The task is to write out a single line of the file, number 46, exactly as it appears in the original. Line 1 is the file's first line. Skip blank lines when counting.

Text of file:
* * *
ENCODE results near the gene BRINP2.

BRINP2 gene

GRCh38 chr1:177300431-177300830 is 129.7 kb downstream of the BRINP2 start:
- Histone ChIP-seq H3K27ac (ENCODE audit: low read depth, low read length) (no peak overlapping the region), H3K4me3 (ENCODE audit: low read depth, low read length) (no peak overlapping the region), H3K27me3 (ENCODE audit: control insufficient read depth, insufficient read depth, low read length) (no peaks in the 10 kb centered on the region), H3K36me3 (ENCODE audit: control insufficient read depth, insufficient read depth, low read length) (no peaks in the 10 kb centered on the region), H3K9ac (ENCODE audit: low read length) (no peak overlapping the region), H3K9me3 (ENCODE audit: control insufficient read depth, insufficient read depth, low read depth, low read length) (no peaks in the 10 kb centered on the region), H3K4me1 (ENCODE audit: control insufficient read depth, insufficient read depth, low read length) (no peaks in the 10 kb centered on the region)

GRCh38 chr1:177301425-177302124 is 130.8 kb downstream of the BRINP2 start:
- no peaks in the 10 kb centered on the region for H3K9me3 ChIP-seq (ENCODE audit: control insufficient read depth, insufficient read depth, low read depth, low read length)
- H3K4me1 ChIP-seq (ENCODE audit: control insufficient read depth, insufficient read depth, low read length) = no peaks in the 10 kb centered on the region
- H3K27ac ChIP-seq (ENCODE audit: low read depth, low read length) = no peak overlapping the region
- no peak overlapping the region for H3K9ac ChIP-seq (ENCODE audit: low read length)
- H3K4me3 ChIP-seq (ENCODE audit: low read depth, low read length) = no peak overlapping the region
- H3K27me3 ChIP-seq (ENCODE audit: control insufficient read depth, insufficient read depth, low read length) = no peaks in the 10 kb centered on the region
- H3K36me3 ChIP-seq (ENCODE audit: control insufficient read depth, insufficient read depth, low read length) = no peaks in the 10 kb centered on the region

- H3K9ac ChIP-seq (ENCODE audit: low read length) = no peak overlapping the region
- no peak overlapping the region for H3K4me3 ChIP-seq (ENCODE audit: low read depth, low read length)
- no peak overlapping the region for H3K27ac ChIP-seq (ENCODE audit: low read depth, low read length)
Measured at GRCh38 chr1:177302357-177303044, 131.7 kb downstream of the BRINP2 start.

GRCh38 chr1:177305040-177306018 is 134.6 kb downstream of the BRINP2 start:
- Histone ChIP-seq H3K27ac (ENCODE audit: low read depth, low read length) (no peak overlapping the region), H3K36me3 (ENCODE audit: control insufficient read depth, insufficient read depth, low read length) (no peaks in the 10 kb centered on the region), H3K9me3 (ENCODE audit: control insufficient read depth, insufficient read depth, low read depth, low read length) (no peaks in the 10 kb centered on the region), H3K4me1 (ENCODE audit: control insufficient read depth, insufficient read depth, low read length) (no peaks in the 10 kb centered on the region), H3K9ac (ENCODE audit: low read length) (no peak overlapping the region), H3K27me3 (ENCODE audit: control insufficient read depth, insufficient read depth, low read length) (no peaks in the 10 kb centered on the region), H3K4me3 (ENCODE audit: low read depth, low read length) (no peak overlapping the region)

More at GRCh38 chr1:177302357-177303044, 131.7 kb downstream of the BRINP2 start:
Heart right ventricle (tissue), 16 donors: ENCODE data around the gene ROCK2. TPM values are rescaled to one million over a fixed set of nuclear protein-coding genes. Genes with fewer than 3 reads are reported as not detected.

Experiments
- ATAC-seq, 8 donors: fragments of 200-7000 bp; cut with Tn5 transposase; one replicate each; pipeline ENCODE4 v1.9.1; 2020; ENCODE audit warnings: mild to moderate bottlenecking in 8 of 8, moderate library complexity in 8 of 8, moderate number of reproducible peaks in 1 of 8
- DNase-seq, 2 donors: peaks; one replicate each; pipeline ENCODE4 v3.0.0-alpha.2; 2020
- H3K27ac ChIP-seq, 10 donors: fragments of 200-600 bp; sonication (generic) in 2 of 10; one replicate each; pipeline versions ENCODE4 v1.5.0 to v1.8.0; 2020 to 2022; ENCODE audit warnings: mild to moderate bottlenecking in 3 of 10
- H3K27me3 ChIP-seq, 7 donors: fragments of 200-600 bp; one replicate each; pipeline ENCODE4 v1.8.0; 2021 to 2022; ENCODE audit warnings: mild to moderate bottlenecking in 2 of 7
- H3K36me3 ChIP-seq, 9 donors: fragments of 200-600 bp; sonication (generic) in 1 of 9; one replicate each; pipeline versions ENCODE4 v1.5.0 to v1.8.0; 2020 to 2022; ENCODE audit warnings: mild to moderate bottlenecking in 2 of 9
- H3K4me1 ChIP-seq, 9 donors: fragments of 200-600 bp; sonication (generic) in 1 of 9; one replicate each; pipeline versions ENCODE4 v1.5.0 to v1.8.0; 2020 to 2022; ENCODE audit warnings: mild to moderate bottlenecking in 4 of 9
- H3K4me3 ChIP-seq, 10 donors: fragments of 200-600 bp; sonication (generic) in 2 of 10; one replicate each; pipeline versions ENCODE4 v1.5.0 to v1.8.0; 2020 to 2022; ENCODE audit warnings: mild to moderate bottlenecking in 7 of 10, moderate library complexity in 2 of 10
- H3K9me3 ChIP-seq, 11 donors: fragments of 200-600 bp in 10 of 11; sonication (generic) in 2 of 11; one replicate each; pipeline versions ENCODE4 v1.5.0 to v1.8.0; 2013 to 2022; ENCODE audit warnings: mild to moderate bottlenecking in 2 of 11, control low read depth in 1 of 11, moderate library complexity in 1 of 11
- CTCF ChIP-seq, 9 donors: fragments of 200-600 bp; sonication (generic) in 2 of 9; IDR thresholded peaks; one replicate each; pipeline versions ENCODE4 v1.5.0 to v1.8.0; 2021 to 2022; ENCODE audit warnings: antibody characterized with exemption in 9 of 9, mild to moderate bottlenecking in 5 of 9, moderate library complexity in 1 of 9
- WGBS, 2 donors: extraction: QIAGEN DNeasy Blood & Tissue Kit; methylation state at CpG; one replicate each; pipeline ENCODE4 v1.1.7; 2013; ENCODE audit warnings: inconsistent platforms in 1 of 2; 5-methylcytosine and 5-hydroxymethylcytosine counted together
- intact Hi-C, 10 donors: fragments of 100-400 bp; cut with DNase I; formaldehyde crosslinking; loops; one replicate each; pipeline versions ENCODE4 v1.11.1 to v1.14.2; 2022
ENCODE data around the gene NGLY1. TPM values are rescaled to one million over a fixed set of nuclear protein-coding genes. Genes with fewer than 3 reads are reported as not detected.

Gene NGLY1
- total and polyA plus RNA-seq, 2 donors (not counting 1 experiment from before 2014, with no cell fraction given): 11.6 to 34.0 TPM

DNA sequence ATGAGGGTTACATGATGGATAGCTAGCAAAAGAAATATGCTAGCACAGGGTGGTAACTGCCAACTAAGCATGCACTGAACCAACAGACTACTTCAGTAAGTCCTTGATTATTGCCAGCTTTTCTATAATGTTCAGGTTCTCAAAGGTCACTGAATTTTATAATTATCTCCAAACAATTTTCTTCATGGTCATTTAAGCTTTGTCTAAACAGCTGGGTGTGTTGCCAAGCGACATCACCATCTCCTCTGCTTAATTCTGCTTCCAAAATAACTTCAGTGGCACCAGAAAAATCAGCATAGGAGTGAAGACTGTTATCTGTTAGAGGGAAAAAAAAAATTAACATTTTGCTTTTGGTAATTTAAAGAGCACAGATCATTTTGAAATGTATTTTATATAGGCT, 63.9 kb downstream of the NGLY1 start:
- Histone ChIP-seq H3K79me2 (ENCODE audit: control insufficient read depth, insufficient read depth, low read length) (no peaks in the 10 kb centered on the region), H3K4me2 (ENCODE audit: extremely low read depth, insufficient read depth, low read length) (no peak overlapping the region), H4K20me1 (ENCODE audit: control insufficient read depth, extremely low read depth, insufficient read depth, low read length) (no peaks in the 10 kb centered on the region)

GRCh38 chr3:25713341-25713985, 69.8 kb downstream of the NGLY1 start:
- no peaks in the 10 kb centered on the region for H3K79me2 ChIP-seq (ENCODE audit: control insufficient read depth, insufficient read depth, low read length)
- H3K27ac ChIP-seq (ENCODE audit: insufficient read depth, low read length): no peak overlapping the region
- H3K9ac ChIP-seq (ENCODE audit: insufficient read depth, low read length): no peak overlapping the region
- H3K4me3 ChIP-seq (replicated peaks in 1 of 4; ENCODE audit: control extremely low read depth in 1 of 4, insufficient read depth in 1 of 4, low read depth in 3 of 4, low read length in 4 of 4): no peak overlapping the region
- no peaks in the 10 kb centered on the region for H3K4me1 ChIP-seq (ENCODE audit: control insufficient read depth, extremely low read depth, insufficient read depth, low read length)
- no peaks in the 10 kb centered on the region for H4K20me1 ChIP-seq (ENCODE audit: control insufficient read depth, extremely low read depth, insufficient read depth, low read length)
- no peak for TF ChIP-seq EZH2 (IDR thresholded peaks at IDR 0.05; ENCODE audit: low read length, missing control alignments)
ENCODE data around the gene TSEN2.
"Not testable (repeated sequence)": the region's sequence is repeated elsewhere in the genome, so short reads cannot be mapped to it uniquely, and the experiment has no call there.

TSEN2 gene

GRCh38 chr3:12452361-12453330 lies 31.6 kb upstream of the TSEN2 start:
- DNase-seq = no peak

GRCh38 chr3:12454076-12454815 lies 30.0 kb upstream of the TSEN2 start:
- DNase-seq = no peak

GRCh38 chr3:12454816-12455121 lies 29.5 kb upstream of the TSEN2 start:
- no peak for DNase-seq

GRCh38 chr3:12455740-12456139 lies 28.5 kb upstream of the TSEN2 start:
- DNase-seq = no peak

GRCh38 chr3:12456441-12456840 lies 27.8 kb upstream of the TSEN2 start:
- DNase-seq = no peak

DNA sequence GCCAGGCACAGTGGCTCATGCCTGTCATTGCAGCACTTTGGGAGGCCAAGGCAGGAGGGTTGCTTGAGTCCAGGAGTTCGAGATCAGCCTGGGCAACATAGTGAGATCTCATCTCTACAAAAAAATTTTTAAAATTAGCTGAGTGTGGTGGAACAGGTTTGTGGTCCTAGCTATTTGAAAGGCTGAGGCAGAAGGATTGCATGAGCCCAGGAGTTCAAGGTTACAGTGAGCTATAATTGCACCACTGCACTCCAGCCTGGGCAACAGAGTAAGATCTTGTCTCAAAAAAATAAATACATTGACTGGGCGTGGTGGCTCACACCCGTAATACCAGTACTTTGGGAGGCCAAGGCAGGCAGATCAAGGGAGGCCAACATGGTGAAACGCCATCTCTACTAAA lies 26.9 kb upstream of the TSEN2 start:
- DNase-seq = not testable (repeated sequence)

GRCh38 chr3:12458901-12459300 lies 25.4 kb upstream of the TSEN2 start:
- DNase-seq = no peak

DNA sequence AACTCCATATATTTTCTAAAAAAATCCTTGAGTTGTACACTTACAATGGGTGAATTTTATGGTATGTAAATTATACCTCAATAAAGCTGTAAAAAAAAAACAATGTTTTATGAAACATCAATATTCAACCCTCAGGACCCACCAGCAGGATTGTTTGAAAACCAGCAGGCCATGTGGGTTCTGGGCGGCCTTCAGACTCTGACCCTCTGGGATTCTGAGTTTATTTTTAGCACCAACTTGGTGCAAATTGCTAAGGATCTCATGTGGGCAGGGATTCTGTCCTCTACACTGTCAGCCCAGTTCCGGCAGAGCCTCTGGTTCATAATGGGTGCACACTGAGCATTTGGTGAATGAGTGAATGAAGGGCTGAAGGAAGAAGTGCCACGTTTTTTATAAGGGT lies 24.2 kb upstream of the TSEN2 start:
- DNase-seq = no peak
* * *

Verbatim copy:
ENCODE data around the gene TSEN2.